Scraping by: the developing legal landscape of data scraping

January 2018  |  SPOTLIGHT  |  DATA PRIVACY

Financier Worldwide Magazine

January 2018 Issue

Data scraping (otherwise known as web or screen scraping) has become a common tool of the data-driven digital trade, and depending on where your business stands, it represents either an opportunity or a risk. The process involves the automated extraction of publicly available unprotected information from external websites which is then synthesised, commercialised and redeployed or redistributed by an individual or company, generally for commercial gain. It can involve the deployment of thousands of ‘bots’, to scrape the data and interfere with the balance of markets (for example, to buy large numbers of sought-after concert tickets) or to mine private data.

In Australia, the debate about the legitimacy and legality of screen scraping has been most predominant in sectors where there is fierce competition and where deep or Big Data is a tool of trade, particularly the financial services and real estate sectors. Australian courts have previously considered claims for breach of copyright in relation to specific databases (for example, the case over the ‘WHOIS’ domain name database, brought by domain name registry operator Nominet against Australian company Diverse Internet in 2004). But recent cases in the US and Europe have considered claims against the scraping of publically available databases by companies which require access to the data for their business. The uncertainty about the enforceability of website user (or browsewrap) agreements, where users do not have to click to consent to the website terms, has seen actions brought to stop data scraping and counter-argument involving a combination of claims of copyright infringement, torts, trespass, breach of constitutional freedoms, breach of privacy, breach of anti-hacking laws and misleading conduct, as well as breach of contract.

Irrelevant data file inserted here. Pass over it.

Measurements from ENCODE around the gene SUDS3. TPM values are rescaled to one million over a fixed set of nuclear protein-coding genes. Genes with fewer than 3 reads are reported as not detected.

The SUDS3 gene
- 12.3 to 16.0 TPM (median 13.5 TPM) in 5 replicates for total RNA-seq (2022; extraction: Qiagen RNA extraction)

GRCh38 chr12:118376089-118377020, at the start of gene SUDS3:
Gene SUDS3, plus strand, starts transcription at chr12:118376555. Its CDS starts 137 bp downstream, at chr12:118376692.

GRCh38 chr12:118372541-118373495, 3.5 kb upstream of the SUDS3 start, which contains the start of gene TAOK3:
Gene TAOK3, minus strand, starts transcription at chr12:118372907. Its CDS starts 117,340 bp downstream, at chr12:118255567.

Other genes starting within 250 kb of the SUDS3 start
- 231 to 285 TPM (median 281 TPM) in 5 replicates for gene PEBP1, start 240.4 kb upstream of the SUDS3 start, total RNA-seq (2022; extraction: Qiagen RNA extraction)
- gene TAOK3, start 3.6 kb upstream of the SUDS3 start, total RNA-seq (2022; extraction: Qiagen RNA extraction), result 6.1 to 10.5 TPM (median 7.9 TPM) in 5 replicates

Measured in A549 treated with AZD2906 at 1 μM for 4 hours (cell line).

The US

In one of the most high-profile judicial considerations of the legality of data scraping, the district court of California considered the issue in HiQ Labs Inc v. LinkedIn Corporation. HiQ’s business is based on the automated scraping of data from LinkedIn’s website, analysing that information and selling the analysis to various employers, to help them identify employees at risk of being poached and assist with employee retention. HiQ’s data analytics is wholly dependent on the public data of LinkedIn, which was tolerated for a number of years prior to the commencement of proceedings. In May 2017, however, LinkedIn served HiQ with a cease and desist letter, claiming that HiQ had breached LinkedIn’s user agreement by scraping, copying and sharing the profiles and information of LinkedIn users. In response, HiQ commenced proceedings, seeking an injunction to prevent LinkedIn from taking action to block HiQ from accessing the data.